| May 31, 2007


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Feature Article - 31, 2007

Letters to the Editor

Denbigh Waste Management Site

Sydenham_regatta_2007

Closing the Denbigh Waste Management Site will: - cause the entire population of the most densely populated section of the northern half of the township to drive further, consuming fuel and producing greenhouse gases, for waste disposal; - cause waste that would have gone into the most environmentally safe site in the township to go to less desirable sites. Whatever is going on? Could the township council request that Mr. Morish come to a council meeting and explain how closing the Denbigh site benefits the environment? Surely the Ministry of the Environment exists to protect the environment and, surely, Mr. Morish's directions to the township council are informed by the imperative to protect the environment. I, unfortunately, cannot fathom the subtleties of protecting the environment by causing an entire section of the township to drive more. The Denbigh Waste Management Site has hills on three sides and no through water course. Surface runoff is minimal because the amount of land drained is also minimal. Furthermore, containing the runoff is not difficult because all the runoff occurs at a single point. As I understand it, these are the very reasons that the township council, wisely in my opinion but apparently not Mr. Morish's, is considering expanding the site. The Certificate of Approval for the site is at least 14 years old (I was on the township council in 1994 and the site was operational then) and probably older. The site is, therefore, "over capacity" based solely on an old, probably arbitrarily established, Certificate of Approval, not on any actual physical limitations. Well before amalgamation, this small rural municipality and its residents were active, and successful, recyclers. The waste sites have been superbly maintained for at least the last 15 years. Have we been wasting our time? Perhaps Mr. Morish could consult with his superiors to confirm that his actions are in keeping with the goals of the Ministry of the Environment. Frankly, I think that an "update" from Mr. Morish to the township council is much more in order than the other way round. Personally, at this point I can only conclude that the township council is behaving much more responsibly with respect to the environment than Mr. Morish and, by extension, the Ministry of the Environment. It is my contention that the Denbigh Waste site is the most environmentally and ecologically sound option available: - it is naturally able to contain the waste and leachate; - it has ample volume to accept current and future waste; - it is the closest site to the majority of the populace. Mr. Morish, what are you and your superiors thinking? What are your goals? What are you trying to accomplish? I would certainly like to know. At the moment I see nothing more that an arbitrary, unjustifiably punitive bureaucratic diktatimposed without reason or compromise on a small rural municipality and its people. Given the apparent urgency you attach to the issue, I am sure you will agree that it is also reasonable for us to "want an update" from you and/or your superiors "on the site within a week or two". Paul Isaacs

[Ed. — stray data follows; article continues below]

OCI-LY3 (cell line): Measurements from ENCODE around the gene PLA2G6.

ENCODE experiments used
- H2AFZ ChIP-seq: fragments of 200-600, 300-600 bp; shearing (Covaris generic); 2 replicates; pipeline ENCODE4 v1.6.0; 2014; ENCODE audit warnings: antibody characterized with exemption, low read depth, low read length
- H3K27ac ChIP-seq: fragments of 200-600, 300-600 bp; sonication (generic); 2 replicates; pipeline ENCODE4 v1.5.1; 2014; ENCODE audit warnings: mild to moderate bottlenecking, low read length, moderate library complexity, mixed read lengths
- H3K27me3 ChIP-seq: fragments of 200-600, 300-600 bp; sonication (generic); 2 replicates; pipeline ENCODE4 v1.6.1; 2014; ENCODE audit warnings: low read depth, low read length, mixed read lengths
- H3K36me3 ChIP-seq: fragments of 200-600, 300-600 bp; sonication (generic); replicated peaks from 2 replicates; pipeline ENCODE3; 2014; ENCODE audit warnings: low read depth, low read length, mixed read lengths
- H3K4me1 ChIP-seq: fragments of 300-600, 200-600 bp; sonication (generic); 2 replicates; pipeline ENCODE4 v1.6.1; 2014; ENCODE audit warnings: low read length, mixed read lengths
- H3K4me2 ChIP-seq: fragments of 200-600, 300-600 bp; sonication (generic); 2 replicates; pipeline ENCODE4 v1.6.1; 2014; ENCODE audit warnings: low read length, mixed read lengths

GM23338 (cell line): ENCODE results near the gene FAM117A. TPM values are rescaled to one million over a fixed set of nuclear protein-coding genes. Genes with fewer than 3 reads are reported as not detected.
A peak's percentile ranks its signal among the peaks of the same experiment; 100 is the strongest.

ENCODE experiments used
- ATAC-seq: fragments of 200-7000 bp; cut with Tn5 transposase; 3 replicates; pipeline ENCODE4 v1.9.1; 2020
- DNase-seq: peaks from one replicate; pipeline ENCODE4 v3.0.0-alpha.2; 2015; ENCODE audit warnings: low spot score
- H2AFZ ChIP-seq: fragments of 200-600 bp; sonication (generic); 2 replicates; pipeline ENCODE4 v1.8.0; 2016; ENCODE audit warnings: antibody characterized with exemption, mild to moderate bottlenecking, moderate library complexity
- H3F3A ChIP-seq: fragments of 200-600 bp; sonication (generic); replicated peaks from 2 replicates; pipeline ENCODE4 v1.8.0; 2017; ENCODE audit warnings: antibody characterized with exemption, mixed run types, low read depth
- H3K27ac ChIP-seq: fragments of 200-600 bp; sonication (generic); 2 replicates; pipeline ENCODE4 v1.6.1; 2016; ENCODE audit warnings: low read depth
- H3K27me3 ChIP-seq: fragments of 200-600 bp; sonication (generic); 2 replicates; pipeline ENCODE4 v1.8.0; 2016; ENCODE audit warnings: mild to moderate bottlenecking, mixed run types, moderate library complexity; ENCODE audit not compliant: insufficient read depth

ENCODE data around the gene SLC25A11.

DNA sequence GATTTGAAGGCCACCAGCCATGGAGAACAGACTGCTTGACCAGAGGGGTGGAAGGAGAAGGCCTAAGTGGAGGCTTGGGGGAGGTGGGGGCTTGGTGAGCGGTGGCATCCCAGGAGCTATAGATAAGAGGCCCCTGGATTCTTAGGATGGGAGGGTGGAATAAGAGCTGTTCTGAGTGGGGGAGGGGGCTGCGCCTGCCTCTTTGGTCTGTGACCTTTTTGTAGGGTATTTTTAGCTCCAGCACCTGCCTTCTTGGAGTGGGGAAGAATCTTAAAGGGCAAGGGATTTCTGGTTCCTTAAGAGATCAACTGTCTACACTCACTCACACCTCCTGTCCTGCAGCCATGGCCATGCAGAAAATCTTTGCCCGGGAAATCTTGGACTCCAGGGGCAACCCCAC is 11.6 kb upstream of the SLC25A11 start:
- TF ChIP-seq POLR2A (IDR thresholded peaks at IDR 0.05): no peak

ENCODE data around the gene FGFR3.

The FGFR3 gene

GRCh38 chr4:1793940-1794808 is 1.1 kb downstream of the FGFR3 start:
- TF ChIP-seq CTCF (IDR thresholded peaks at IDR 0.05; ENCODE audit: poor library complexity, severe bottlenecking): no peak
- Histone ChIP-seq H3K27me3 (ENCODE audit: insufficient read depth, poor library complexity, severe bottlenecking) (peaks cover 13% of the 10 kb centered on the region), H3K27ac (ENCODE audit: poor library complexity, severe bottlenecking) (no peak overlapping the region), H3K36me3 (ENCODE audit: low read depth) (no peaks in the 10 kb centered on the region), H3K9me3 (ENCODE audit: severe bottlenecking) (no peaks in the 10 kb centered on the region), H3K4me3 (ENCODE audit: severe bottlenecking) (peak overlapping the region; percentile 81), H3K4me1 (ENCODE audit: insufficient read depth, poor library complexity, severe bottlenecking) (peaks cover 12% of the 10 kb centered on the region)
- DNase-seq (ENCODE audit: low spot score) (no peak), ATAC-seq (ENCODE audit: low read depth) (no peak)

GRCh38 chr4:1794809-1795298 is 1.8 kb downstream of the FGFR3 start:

Re: “No joy in Sharbot Lake for young ballplayers”

I read this article in your May 24 paper and was disheartened to read the comments from our Mayor “Janet Gutowski”. There were several comments from the mayor in the article concerning the state of the Sharbot Lake ballpark’s bleachers and benches.

“I came to look at the park a few weeks ago” and “You can’t bring children into this kind of hazard” Then why weren’t the repairs made or at least a plan put in place to have the necessary repairs done? Why - because the mayor “thought there were no teams playing here this year” and she “didn’t realize how urgent the situation was.” What about the local schools and families that use the ballpark? Do they not deserve the right to use a safe facility?

Then towards the end of the article Mayor Gutowski says, “Recreation facilities are township assets”, “and they are a “township responsibility”. “One way or another, we need to make sure they are safe.” One way to make the Sharbot Lake ballpark safe would have been to accept the proposal made by James Webster.

If the proposal had been accepted, the benches and bleachers would be safe and games/ practices wouldn’t have to be cancelled. The proposal would have seen all the work done by volunteers, donations, and with materials paid by funds Mr. Webster has raised. But instead the Sharbot Lake ballpark sits, not as an asset to the township, but indeed a very dangerous liability and somewhat of an eye sore for those who spend summers and visit families in Sharbot Lake. Oliver Scott would be ashamed to see the condition the ballpark is in. Mr. Scott, as most any ball player can recall, is the founder of the field and an admired volunteer who dedicated many hours to make this ball field a place for all to enjoy.

Perhaps the mayor and council should look at regularly scheduled safety checks/maintenance of all recreation facility/equipment throughout the township.

If you want to bring visitors to the village and you have a fully maintained baseball field, you are then able to host tournaments and organize them on a field that is not a hazard. A baseball tournament can raise money for your recreation committees and many patrons will visit the area businesses.

As a baseball player, a coach and a parent I hope that our council means what they say when they want recreation to thrive, and keep our kids active. You can’t do either under these conditions at the Sharbot Lake ballpark.

Adam Peters

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